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DECEMBER 1 , 2000 VOL. 26 NO. 47 | SEARCH ASIAWEEK

Digital Divide
To bridge it, nations need to invest in basics

ALSO:
Monopolies
They prey even on Hong Kong's free economy

This year's meeting of the Asia-Pacific Economic Cooperation forum in Brunei was billed as the "information technology summit." The theme was the same when leaders of the G8 industrial nations met in Okinawa this past summer. All of which makes us wonder if something is truly at work here — or whether I.T. is just the flavor of the year at big-time international conferences. So far, not much has come out of all the talk about the topic. Japan announced it would earmark $15 billion to bridge the "digital divide" between rich and poor countries, though without specifying how the money would be spent. The manifesto issued at the end of last week's APEC meeting proposed a sweeping but vague goal of getting all citizens of the vast region plugged in by 2010.

Too bad the United States was not represented in Brunei by Bill Gates. He is more than just the boss of Microsoft; of late, he has become something like the president of global I.T. More to the point, Gates has had pertinent things to say about the growing digital gap. Speaking at a conference near his home in Seattle last month, Gates said it was ludicrous to think that billions of poor people are going to benefit from the technology revolution without advances in more mundane things such as education, health care and income levels. "I mean, do people have a clear view of what it means to live on $1 a day?" Gates asked. Though the world's richest man may not himself know what such poverty means, few can fault his sincerity or logic.

It fell to Bill Clinton to partly make Gates's case in his address to the APEC conference. At current rates of growth, noted the U.S. president, half the forum's countries will have just 4% of their populations online by 2005 (compared with 72% for the G8 economies). That would be a long way from APEC's stated goal of universal Internet access in Asia.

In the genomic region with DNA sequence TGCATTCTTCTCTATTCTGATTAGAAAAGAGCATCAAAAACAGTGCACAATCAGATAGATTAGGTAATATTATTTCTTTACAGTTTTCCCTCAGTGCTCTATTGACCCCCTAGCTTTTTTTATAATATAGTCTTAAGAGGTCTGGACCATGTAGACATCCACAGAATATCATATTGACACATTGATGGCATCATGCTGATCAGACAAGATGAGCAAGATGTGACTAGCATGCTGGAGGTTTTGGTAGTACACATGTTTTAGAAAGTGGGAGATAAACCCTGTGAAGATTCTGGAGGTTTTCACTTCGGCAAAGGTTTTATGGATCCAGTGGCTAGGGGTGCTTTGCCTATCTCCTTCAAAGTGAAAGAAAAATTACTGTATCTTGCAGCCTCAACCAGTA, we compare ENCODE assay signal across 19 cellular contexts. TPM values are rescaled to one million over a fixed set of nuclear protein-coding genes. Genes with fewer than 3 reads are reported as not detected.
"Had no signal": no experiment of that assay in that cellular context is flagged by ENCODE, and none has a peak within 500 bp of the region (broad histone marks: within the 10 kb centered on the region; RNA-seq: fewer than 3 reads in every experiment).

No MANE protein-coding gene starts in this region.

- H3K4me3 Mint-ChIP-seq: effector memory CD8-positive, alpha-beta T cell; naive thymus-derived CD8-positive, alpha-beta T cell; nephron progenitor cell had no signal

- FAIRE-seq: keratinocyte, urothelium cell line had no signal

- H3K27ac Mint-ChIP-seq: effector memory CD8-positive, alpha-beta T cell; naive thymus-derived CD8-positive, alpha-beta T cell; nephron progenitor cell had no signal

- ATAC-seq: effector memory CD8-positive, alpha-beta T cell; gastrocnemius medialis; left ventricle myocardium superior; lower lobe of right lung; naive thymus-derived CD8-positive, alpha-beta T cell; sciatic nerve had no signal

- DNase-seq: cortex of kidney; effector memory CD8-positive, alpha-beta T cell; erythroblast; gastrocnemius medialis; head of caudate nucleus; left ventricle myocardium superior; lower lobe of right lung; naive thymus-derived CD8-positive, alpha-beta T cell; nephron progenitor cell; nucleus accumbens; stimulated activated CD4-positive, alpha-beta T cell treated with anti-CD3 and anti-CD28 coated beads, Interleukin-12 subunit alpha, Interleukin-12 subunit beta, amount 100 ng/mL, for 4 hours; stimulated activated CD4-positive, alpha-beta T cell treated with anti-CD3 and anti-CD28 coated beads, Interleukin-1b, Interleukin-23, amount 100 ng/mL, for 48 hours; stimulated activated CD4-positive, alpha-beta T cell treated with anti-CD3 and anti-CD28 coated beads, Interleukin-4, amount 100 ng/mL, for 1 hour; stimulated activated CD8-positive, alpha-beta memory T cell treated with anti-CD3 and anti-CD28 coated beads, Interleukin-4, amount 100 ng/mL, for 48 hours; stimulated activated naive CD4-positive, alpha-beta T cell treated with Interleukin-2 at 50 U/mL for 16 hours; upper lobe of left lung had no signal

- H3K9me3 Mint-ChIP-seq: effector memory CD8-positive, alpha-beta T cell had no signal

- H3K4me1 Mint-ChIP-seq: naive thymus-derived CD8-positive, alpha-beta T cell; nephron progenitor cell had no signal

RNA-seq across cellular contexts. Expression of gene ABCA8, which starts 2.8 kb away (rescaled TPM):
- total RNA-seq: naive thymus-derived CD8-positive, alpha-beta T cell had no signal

The forum has often been criticized as being too big and too diverse to be of any real value — other than to provide leaders of the 21 member nations with an annual opportunity to hobnob and take pictures together in the same national dress. In this instance, however, the diversity may have served a useful purpose. The leaders represent a microcosm of the digital divide (and a pretty big one at that, considering that their nations are home to two-thirds of the world's population). The countries range from well-wired Singapore, with half a million computers for 4 million people, to Papua New Guinea, where fewer than 1% of citizens can log on to the Web.

Across the region, the Internet revolution is triggering a revolution of rising expectations. It makes no sense to talk about putting a computer in every classroom, if there are places without classrooms. It is pointless to speak of connecting people to the Web without making more telephones available. That means investing more in education, health programs and old-economy infrastructure. Which brings the argument back to APEC itself and its reason for being: to promote free trade and open markets, boosting global prosperity. Besides advocating greater Internet access, the forum must continue to back "a fair and rules-based trading system" as well as China's entry into the World Trade Organization and a new round of WTO negotiations. The world cannot close the digital gap without focusing on all the issues that divide rich nations from poor ones.

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